For me, part of this creativity is learning new things and finding new ways to do the same old stuff. Knitting is where I play with this – trying out new skills and challenges. This year I intend to tackle brioche knitting, which I’ve not done before. This is also when the design bug strikes!

Amber Waves Socks

2014-03-19 14.49.022014-03-02 08.13.20

The Amber Waves sock design was born about this time last year, filling that January creativity gap – I hope they inspire you as much as they did me.

They started with this beautiful, lush wool from the Knitting Goddess, a present from my husband.

Its perfect, golden sunshine colour acts as an antidote to the dull days of winter. The luxe fibre content does it’s part too, chasing away cold toes – alpaca, silk, cashmere, and yum. This wool is a complete dream to knit and wear. It’s soft and fluffy with a slight halo. And alpaca has insulating properties, just sayin’. The longer you wear them, the warmer you get.

I dove into my different stitch dictionaries looking for something as special as the yarn. When I surfaced, I had found this lovely overall Waves cable pattern and that Double Hearts twisted stitches cable pattern. Both cable patterns have a 16-row vertical repeat, which means they line up and it doesn’t take too long to work a full repeat.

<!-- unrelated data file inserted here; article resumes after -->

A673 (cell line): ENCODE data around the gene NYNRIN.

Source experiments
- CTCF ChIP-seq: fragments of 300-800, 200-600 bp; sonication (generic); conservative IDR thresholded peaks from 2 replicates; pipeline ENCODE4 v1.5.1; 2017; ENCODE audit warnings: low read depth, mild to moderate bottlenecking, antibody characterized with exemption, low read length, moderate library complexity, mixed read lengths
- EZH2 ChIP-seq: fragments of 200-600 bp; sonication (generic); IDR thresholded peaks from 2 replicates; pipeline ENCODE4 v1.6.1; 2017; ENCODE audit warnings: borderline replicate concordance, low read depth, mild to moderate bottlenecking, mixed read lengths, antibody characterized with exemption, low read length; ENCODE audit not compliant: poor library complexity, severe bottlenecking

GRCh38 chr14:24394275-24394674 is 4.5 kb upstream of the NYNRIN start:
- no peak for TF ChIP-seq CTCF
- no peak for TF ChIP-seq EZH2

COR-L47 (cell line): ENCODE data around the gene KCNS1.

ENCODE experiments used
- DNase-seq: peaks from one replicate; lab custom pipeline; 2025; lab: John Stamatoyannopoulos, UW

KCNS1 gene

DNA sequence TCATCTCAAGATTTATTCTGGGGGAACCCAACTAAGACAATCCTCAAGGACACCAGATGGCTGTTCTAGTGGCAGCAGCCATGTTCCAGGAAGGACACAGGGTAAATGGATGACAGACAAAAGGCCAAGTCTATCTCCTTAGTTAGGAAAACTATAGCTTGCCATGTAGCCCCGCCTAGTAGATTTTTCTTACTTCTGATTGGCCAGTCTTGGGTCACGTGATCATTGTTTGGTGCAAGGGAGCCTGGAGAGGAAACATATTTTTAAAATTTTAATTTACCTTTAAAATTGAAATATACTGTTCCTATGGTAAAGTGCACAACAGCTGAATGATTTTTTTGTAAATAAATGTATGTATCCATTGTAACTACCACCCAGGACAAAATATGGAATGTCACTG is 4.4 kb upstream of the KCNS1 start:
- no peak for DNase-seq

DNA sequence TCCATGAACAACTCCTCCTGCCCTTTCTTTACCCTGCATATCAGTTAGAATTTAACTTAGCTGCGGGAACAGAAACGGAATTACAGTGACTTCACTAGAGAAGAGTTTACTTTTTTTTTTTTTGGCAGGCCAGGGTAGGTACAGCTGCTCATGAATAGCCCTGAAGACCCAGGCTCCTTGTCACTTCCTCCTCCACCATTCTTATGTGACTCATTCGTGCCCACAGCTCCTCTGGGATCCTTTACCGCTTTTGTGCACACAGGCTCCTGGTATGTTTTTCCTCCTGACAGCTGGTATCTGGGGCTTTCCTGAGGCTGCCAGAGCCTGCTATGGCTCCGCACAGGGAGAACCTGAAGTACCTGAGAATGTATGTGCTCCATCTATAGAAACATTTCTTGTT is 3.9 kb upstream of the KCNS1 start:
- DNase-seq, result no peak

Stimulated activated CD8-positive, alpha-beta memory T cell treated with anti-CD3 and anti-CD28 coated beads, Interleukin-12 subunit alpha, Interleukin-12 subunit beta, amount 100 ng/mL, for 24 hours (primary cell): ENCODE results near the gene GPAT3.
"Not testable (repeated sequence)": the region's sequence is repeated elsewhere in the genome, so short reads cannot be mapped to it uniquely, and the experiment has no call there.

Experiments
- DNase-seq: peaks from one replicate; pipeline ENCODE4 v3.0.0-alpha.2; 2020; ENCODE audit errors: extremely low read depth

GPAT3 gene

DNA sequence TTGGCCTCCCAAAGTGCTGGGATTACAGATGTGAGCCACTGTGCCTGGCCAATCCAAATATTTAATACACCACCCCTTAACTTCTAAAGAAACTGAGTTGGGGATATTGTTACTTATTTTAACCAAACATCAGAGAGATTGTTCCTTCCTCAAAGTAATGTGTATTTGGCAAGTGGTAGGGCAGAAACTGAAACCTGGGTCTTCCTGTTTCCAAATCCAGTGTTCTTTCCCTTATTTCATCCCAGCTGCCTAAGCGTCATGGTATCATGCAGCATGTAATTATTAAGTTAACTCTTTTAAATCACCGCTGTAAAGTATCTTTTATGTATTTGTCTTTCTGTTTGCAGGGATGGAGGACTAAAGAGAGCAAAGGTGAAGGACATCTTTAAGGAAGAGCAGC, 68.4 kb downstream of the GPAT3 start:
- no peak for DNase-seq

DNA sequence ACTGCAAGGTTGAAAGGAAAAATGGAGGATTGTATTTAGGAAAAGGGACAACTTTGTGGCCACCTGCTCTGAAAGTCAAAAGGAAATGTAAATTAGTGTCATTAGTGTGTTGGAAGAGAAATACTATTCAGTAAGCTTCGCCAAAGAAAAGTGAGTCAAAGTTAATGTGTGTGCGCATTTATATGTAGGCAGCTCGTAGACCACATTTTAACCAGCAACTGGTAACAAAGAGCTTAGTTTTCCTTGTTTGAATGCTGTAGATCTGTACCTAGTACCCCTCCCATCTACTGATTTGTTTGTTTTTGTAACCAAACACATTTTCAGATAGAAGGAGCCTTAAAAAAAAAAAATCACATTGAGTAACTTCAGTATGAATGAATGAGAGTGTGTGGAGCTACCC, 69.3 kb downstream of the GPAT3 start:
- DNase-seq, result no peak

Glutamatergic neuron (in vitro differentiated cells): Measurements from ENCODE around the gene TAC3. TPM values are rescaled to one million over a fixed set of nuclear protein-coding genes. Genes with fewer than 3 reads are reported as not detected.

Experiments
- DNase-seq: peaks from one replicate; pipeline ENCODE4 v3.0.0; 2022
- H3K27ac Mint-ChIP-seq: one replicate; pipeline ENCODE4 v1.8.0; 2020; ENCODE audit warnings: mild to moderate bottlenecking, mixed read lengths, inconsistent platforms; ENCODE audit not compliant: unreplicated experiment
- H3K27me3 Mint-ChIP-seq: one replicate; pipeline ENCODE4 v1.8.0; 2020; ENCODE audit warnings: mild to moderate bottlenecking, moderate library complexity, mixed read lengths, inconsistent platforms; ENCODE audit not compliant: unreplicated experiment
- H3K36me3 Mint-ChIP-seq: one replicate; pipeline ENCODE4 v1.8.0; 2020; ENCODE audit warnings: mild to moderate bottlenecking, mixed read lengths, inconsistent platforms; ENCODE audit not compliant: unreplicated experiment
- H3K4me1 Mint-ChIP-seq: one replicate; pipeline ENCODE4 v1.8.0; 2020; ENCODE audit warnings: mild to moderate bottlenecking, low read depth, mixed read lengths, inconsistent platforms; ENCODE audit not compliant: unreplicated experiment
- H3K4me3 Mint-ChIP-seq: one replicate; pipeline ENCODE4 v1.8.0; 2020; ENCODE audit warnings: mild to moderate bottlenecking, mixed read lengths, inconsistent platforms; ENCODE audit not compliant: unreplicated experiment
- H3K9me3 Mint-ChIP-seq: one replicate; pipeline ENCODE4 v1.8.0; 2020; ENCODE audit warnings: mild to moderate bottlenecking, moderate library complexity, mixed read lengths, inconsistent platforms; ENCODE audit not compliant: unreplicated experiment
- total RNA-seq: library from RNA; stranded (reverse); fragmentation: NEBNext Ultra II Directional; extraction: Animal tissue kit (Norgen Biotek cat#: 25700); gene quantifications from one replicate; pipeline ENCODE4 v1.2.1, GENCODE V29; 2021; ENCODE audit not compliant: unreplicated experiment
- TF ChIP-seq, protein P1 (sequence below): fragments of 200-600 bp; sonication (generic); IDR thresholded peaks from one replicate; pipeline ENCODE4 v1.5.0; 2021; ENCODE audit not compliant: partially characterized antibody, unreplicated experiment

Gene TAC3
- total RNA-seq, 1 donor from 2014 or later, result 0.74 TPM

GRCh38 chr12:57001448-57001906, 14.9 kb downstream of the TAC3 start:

tip toe

Cables on socks, especially small 2 stitch cables, can be particularly annoying to work, as adding a cable needle to the mix can sometimes cause needle management issues. If you’ve not tried it before, why not use these socks as an excuse to try cabling without a cable needle? The pattern includes written instructions for working twisted st cables with a cable needle.

I’ll be publishing a tutorial on my blog shortly on how to work them without a cable needle – for now, check out Ysolda’s blog on it here: http://ysolda.com/blog/2014/5/8/technique-thursday-cabling-without-a-cable-needle.

I love how you can’t tell where the Twisted Hearts pattern ends or begins, like a Celtic cable, but quite delicate. The cabled heart shapes, while potentially cheesy, lend the socks a significance – the hearts are subtle. Someone you love could wear the socks without quite realising just how much love you’ve put in them, while being cosily enveloped in it.

Amber cover

I wanted a completely seamless knit, so I went for a toe-up construction, with an Afterthought Heel. The pattern has a link to a tutorial for Judy’s Magic Cast-on to get you started casting on, if you’ve not done it before. More importantly, there is a full tutorial of the Afterthought Heel process with written and pictorial instructions for each step. I promise it’s simpler than you think – you may never go back.

I hope this sock satisfies all your own desires to do new things in January and that the tutorials help you get there. Happy knitting!

 

Get 25% with the code  AMBER25  from 12th – 26th January.